A. Scott’s Career
Scott worked as a mechanic for over 40 years. He began working on cars as a young teenager. After he joined the United States Air Force in 1961, he was trained at a technical school and served as a mechanic for four years. After his discharge, he worked for eight months at a shipyard, where he suffered significant exposure to a particularly harmful form of asbestos. With a friend, Scott opened his first service station in 1966. He owned and operated four different service stations over the succeeding years, at one time employing as many as 17 workers. While operating the service stations, Scott became a member of an automotive trade association and earned certification in electrical systems, engine performance, and advanced engine performance from Automotive Service Excellence (ASE), and he received some professional training. In the course of his work, Scott was exposed to asbestos while servicing brakes and clutches supplied by a wide variety of manufacturers and merchants, including Ford.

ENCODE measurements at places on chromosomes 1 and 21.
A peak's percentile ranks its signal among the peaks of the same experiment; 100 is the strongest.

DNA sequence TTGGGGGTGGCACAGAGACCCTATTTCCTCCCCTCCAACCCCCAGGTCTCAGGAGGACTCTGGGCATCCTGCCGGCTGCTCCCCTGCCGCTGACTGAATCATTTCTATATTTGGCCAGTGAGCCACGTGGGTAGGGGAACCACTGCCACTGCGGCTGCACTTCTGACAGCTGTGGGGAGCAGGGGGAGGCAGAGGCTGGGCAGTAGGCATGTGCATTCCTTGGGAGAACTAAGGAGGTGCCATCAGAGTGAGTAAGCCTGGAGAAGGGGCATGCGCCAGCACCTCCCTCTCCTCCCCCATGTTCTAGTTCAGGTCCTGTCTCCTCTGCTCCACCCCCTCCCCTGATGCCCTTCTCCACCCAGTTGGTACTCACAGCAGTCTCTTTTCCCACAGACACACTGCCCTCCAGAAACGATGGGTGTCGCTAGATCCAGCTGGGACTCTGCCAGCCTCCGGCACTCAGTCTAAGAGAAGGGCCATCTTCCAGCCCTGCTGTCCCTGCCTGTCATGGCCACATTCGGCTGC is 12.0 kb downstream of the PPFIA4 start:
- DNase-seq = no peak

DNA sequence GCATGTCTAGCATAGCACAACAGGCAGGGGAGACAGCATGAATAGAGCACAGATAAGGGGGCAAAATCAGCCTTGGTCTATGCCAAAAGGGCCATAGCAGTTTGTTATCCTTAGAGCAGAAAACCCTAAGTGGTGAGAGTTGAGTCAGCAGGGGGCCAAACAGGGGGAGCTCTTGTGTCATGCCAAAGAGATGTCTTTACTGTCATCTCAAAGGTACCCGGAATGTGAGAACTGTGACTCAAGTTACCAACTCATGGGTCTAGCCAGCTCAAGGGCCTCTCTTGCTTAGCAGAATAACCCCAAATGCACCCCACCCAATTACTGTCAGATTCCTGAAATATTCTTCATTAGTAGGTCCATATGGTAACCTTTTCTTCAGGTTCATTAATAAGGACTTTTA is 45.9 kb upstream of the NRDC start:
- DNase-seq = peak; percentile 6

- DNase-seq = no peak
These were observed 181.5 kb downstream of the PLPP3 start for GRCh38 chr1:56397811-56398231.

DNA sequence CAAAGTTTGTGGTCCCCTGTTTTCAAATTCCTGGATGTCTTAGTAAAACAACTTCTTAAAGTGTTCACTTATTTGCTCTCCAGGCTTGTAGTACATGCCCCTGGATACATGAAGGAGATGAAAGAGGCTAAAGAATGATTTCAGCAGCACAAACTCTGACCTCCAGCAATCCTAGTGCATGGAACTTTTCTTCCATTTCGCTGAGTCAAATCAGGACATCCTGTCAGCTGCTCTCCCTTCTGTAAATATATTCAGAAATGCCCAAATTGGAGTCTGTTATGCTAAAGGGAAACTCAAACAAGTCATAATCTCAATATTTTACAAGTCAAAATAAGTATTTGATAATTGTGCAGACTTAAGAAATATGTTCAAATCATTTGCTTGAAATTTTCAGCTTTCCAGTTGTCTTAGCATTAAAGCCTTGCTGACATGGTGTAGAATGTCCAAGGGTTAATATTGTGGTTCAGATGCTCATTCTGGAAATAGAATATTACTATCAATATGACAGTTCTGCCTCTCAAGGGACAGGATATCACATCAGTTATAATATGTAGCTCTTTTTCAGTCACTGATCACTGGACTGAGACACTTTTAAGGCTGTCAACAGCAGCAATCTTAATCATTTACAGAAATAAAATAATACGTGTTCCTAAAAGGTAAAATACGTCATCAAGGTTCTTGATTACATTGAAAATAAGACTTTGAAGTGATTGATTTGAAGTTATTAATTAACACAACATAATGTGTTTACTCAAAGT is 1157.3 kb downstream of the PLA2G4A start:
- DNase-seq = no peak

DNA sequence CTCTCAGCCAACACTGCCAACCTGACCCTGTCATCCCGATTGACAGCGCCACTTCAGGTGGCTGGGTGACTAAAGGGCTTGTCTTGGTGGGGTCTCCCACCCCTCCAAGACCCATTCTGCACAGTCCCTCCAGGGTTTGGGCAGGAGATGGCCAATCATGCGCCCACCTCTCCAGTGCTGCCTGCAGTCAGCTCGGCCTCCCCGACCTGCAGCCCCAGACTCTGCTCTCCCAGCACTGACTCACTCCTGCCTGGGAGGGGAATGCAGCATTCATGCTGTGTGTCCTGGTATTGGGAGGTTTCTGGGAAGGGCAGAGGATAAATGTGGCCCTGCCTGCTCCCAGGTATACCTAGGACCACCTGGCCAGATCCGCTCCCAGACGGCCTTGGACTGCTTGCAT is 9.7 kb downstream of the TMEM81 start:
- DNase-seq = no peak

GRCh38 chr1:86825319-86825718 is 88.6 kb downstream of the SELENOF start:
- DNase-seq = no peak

B. Knowledge of the Risks of Automotive Asbestos Exposure
Mesothelioma is a cancer of the lining of the lung particularly associated with asbestos exposure. Exposure to asbestos does not cause the immediate appearance of cancer. Instead, the disease has a long latency period; an exposure can result in the development of cancer from 20 to as many as 70 years later. Exposure that occurs earlier in a person’s life has greater potential to contribute to the development of mesothelioma than later exposure.
The dangers of asbestos exposure began to be recognized by the scientific community in the late 1920’s. Consciousness of the connection to cancer grew during subsequent decades, with the connection firmly established by 1955. The causation of mesothelioma, in particular, by asbestos was recognized by 1960.
This general knowledge did not necessarily translate to the vehicle service industry, however, because the type of asbestos fiber used in the manufacture